Two weeks ago I asked, “Is there anything else to say about the Beatles that hasn’t already been said?” In Myself revision 1964 A hard day’s Night. Now, EVERYONE is talking about the Beatles again for the first time since… well, probably Ron Howard’s 2016 documentary. The Beatles: Eight Days a Week – The Touring Years. During Thanksgiving weekend, The Beatles: Get Back fell like an atomic bomb on Disney + and the world is once again infected with Beatlemania, albeit in a very 2021 way; Listening parties and album premieres have been replaced by Twitter threads, memes, and Pinterest boards of her wonderfully dated wardrobe.
With almost 8 hours of duration in three episodes, Return was directed by Peter Jackson from Lord of the Rings fame and assembled from more than 60 hours of film and 150 hours of audio recordings. A comparatively small part of this material was previously seen in the 1970 Michael Lindsay-Hogg film. Let it be and heard on the album of the same name. Released a month after the official breakup of the Beatles, both are pretty tough affairs that portrayed the band at its most bitter and uninspired. ReturnRather, it paints a more nuanced and comprehensive picture of a group struggling through personal and artistic growing pains as they tirelessly strive to write, record, and perform a new album of material within a month’s time.
The Beatles retired to the studio in 1966. Excited for a live recording to promote their 1968 single “Hey Jude,” the group decided to record their next album in front of a live audience. The writing sessions and rehearsals were filmed before the final concert, which would later air as a television special. Seeing the group’s equipment set up on a cold and cavernous movie soundstage, one wouldn’t be wrong to think that this is the perfect environment for a young rock band to implode. “I don’t think this is a very good place acoustically,” says guitarist George Harrison, one of his many practical observations that will be duly ignored along with his composition, leading him to leave the group seven days after rehearsals.. “If he doesn’t come back by Tuesday, we’ll call (Eric) Clapton,” John Lennon responds to the news. Returnfirst episode.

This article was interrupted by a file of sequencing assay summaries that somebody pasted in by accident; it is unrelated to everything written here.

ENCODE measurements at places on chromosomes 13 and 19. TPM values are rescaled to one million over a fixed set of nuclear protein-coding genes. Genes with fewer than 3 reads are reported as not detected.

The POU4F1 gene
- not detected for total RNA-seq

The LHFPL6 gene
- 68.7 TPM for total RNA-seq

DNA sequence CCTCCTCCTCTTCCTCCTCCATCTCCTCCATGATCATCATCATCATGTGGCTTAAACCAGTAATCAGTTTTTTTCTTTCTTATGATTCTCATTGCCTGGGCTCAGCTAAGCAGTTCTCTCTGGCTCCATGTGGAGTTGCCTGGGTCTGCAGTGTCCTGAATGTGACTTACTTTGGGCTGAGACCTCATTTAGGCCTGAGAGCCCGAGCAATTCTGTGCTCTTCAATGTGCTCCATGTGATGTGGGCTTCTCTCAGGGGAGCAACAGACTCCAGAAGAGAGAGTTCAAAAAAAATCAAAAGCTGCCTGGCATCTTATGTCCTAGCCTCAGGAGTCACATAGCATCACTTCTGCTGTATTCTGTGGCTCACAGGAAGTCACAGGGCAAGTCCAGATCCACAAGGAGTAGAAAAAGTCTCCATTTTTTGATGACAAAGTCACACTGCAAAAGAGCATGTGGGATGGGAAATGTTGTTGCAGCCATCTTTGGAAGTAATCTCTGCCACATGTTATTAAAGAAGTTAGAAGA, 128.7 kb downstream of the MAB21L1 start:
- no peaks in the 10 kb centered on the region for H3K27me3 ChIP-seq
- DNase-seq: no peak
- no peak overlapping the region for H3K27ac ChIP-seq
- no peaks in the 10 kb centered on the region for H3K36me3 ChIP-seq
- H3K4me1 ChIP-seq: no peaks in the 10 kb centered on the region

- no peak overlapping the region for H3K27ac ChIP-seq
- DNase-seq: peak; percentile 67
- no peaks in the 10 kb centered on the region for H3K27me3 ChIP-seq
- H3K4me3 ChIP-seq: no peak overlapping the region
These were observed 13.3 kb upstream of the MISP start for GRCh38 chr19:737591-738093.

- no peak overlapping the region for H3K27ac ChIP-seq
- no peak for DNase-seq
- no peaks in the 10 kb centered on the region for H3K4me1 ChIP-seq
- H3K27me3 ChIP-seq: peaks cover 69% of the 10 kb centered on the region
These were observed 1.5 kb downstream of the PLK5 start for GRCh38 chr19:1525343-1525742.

Harrison is persuaded to rejoin the following week, but tensions persist. Having started out as teenagers, the four Beatles had grown into very different men. Paul McCartney is the most disciplined, sometimes overwhelming his bandmates with a plethora of musical ideas and suggestions. Lennon had a comparative shortage of new material and often it seems they haven’t. Harrison, the youngest member of the group, felt limited because he was only allowed two songs per album. Ringo, who had left the band briefly the year before, serves as their peacemaker and emotional center. Lurking in the shadows were business disputes, drug addiction, and the trauma of manager Brian Epstein’s sudden death 16 months earlier.